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For additional information relating to this article, please contact:

Thomas StorringDirector – Economics and Statistics
Tel: 902-424-2410Email:

November 09, 2023

Statistics Canada has provided provisional information on deaths in Canada up to September 2, 2023. This includes deaths attributable to all causes; fluctuations from one week to the next may be attributable to many different causes of death. The data does not include all deaths that occurred during the reference period.

Most provinces have not reported their results up to September 2; only Quebec, Alberta and British Columbia have reported to this date.  Information is not complete for recent months in:

Newfoundland and Labrador (to August 12, 2023)
Prince Edward Island (to August 26, 2023)
Nova Scotia (to May 6, 2023)
New Brunswick (to July 15, 2023)
Ontario (to June 17, 2022)
Manitoba (to October 22, 2022)
Saskatchewan (to July 29, 2023)
With limited information from several provinces, national estimates are available up to July 15, 2023.

Previous provisional data have been revised.  New data are provisional.  

Nova Scotia reported significant excess mortality above the upper bound of expected deaths intermittently over several weeks through the fall and early winter.  Since the late winter and spring of 2023, mortality has fallen back in line with expected levels.

Nationally, mortality has recently fallen in line with expected levels.  Only in British Columbia and Alberta are there ongoing (but not continuous) episodes of mortality that exceeds the upper bound of expected deaths.

Data from Manitoba and Ontario are lagged by several months.    


Statistics Canada cautions that: "...even without a pandemic, there is always some year-to-year variation in the number of deaths in a given week. As such, the number of expected deaths should fall within a certain range of values. There is evidence of excess mortality when weekly deaths are consistently higher than the expected number, but especially when they exceed the range of what is expected over several consecutive weeks."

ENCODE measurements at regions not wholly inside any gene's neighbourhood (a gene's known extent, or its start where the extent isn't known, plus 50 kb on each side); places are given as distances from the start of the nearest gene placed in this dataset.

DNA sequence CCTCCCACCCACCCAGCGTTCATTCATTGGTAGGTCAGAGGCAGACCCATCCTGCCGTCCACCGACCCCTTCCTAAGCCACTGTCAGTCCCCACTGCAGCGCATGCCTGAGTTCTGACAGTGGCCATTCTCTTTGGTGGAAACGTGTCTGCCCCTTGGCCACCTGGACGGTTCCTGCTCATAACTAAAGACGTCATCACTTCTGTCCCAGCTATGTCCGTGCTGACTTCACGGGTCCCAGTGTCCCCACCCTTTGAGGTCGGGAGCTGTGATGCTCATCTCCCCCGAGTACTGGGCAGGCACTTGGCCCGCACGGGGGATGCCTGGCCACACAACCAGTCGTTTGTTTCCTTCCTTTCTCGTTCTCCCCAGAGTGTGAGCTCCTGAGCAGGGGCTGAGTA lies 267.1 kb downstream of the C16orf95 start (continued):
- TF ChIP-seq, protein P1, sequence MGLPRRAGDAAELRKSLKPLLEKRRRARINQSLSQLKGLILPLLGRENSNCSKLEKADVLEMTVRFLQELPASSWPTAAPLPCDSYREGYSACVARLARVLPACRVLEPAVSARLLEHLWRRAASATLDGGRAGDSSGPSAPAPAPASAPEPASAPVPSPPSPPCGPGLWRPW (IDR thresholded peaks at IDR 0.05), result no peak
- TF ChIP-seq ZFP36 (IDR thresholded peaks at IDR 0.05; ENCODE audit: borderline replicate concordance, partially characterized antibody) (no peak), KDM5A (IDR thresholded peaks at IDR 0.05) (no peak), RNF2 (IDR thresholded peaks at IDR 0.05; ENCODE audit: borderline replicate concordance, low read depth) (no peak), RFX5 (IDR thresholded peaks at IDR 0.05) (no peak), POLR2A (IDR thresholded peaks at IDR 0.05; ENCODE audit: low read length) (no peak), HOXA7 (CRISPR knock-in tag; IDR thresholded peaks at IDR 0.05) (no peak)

Further, Statistics Canada notes that: "There are also several challenges that come with measuring excess mortality, most importantly properly estimating the number of expected deaths that would occur in a non-COVID-19 context as a basis for comparison with current death counts. Significant variations may be observed from year to year in the annual death counts, especially in the least-populated provinces and the territories. Moreover, yearly death counts may be affected by changes in the composition of the population, particularly regarding age and changes in mortality rates (e.g., reduced mortality). In the Canadian context, with an aging and growing population, the number of deaths has been increasing steadily in recent years, so a higher number of deaths in 2021 and 2022 would be expected, regardless of COVID-19."

Source: Statistics Canada.  Table  13-10-0768-01   Weekly death counts, by age group and sexTable 13-10-0784-01 Adjusted number of deaths, expected number of deaths and estimates of excess mortality, by week

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